Friday, 22 April 2016

CAN A WEDDING BE GOLDEN?



23.4.1966 - 23.4.2016
FIFTY YEARS TOGETHER

Is fifty years a long time? Perhaps, if you say it’s ‘half a century’ or take into account our biblically allotted lifespan of three score and ten. Maybe being married for fifty years has made the time pass more rapidly. Marriage has its own agenda and momentum; it demands commitment, faithfulness, and responsibility. Yet maybe it takes all of fifty married years to realise these requirements.

That day, April 23rd 1966 dawned damp and dull. With my Best Man and another friend we awoke with hangovers from the previous night’s excesses. I donned my £10 Burton’s suit and we staggered in my unsuitable brown suede shoes through Hull to Quarton’s, the florists, to collect the buttonholes for the guests. Memory does not serve me well. I can’t remember the full scope of what occurred in the registry office. I know people applauded and were stood around, I know we signed registers, and I know we went outside to be photographed in the garden.

The so-called honeymoon, following an embarrassing post-wedding buffet at Wendy’s parents’ house where we were going to live, got off to a bad start. I had booked a weekend in Scarborough, and checked the train timetable. It was all planned, or so I thought. But at Paragon Station the railway ticket office reminded me that I’d looked at the summer timetable, and as it was still April, the summer timetable had not yet started. There was no train to Scarborough to be had, so we went by bus. We felt pretty dumb, flecked with confetti, the conductress issuing affectionate ‘Aaah, bless..’ noises.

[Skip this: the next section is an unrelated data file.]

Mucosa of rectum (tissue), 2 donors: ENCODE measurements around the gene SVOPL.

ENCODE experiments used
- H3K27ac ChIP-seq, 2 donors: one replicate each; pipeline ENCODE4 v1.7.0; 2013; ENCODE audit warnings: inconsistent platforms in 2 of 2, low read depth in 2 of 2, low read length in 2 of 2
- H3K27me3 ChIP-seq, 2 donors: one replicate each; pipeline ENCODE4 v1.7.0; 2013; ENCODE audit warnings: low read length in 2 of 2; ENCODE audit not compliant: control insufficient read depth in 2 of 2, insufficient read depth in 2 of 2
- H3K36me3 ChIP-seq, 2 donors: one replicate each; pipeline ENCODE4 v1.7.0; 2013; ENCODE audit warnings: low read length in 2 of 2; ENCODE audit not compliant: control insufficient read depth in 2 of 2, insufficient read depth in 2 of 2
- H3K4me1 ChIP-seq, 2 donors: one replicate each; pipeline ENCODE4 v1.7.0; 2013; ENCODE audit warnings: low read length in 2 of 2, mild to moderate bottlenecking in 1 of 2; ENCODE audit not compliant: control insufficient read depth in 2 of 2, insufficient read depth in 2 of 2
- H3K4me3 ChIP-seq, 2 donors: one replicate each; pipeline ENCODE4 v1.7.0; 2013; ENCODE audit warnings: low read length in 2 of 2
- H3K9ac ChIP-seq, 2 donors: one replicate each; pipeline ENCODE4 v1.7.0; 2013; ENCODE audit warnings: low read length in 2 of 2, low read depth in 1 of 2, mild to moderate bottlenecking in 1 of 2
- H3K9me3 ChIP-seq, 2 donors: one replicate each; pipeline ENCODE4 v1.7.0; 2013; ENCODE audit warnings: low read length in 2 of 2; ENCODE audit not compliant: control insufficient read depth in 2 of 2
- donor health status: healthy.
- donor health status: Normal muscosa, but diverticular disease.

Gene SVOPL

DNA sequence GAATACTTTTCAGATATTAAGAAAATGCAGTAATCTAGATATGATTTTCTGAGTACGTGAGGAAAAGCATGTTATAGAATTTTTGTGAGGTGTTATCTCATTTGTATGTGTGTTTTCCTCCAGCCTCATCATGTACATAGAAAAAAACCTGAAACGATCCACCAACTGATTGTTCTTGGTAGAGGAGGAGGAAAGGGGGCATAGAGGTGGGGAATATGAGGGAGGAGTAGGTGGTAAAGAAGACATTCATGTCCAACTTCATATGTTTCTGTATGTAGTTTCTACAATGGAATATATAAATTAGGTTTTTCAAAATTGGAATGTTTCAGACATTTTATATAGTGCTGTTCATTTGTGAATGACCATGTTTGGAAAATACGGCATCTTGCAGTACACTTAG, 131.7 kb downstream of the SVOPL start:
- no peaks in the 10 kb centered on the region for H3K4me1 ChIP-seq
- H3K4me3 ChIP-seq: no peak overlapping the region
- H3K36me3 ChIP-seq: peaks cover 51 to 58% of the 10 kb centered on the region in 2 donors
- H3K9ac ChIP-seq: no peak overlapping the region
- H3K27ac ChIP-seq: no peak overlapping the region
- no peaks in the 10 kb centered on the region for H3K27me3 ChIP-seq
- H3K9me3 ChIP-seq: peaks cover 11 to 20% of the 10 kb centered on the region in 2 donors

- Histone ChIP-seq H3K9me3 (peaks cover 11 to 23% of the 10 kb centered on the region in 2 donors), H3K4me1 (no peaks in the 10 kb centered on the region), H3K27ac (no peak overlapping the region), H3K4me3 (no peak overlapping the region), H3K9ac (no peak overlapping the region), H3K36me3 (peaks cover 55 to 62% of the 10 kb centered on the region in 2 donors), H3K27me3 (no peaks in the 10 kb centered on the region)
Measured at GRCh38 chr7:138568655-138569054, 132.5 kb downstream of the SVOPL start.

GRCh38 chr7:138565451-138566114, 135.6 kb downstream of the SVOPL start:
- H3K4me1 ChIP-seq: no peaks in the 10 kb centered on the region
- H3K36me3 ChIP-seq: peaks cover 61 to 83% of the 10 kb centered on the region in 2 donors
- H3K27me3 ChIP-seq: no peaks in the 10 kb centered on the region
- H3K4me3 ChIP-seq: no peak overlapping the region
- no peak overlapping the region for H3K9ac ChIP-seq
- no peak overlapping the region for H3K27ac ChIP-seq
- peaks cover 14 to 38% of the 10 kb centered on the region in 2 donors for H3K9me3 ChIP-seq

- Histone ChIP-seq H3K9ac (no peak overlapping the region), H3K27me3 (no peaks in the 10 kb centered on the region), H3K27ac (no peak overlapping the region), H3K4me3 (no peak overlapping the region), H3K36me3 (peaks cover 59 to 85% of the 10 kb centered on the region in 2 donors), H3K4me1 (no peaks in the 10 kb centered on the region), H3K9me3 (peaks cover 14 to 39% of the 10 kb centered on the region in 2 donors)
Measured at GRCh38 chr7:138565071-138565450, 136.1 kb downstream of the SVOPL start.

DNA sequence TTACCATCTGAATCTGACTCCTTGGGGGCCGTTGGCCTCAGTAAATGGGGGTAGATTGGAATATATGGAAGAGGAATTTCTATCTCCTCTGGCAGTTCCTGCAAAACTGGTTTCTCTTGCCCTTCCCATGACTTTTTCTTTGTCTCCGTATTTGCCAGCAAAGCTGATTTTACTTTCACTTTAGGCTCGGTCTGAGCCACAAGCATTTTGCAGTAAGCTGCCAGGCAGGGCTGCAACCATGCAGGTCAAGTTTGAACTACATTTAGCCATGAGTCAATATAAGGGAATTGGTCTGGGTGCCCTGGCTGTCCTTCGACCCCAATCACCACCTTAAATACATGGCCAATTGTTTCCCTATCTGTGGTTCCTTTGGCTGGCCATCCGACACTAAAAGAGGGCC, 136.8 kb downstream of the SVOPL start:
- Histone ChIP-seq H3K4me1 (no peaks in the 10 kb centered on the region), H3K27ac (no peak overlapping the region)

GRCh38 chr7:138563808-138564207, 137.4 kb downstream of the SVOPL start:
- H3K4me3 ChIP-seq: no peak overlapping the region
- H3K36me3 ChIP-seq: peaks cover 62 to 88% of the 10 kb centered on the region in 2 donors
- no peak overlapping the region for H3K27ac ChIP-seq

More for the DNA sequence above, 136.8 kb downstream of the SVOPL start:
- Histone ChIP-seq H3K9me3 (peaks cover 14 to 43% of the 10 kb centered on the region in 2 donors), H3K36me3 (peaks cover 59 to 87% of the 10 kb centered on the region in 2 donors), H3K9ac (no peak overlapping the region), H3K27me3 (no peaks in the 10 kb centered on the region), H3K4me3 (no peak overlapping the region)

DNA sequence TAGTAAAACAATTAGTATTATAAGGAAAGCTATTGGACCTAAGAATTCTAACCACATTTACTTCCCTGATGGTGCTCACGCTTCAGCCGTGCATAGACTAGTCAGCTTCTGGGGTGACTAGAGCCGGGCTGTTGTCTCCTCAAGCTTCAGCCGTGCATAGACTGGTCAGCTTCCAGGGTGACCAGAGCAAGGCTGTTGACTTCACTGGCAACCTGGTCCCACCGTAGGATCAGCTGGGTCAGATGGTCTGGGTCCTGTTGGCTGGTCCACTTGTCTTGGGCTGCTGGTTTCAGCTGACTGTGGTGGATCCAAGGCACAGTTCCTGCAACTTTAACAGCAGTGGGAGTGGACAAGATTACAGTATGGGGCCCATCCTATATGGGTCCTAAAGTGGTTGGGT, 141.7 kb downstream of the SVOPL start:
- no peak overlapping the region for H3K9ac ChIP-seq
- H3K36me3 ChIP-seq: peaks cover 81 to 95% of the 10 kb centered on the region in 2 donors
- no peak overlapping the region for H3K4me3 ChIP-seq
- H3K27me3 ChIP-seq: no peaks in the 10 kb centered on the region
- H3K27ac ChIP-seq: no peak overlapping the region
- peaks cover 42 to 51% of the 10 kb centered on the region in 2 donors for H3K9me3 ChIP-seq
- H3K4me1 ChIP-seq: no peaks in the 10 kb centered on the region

After ham and chips at the B&B we went out for a walk through Scarborough and a massive thunderstorm broke out. I wondered if it was some portentous comment on our future together. But here we are, half a century on, me 73, Wendy 69, with five decades of emotional highs and lows behind us. We knew poverty. I tried to be a businessman. I was a labourer. I was a printer, a hospital porter, a salesman, in fact there wasn’t much I didn’t do over 32 jobs. But we always had a warm roof over our heads, the love of a family, and were never hungry. We knew grief when my mother died suddenly aged 58. Then my father, then, in later years, Wendy’s parents.

The crowning moments of our togetherness were the birth of our daughter Sarah in October 1966, and our son Martin in November 1973. But the biggest, darkest tragedy was Sarah’s long struggle with cancer and her death on December 23 2012. This event has burned a hole in the tapestry of our marriage which can never be repaired.


So now what? Dare we hope for 60 years? And if so, what demands will the increasing blight of old age wreak upon us? All we can do now in our dotage is live for each day, accept what life offers, and, as ever, carry on loving one another. As the saying goes; every day is a bonus. Today is one of many.

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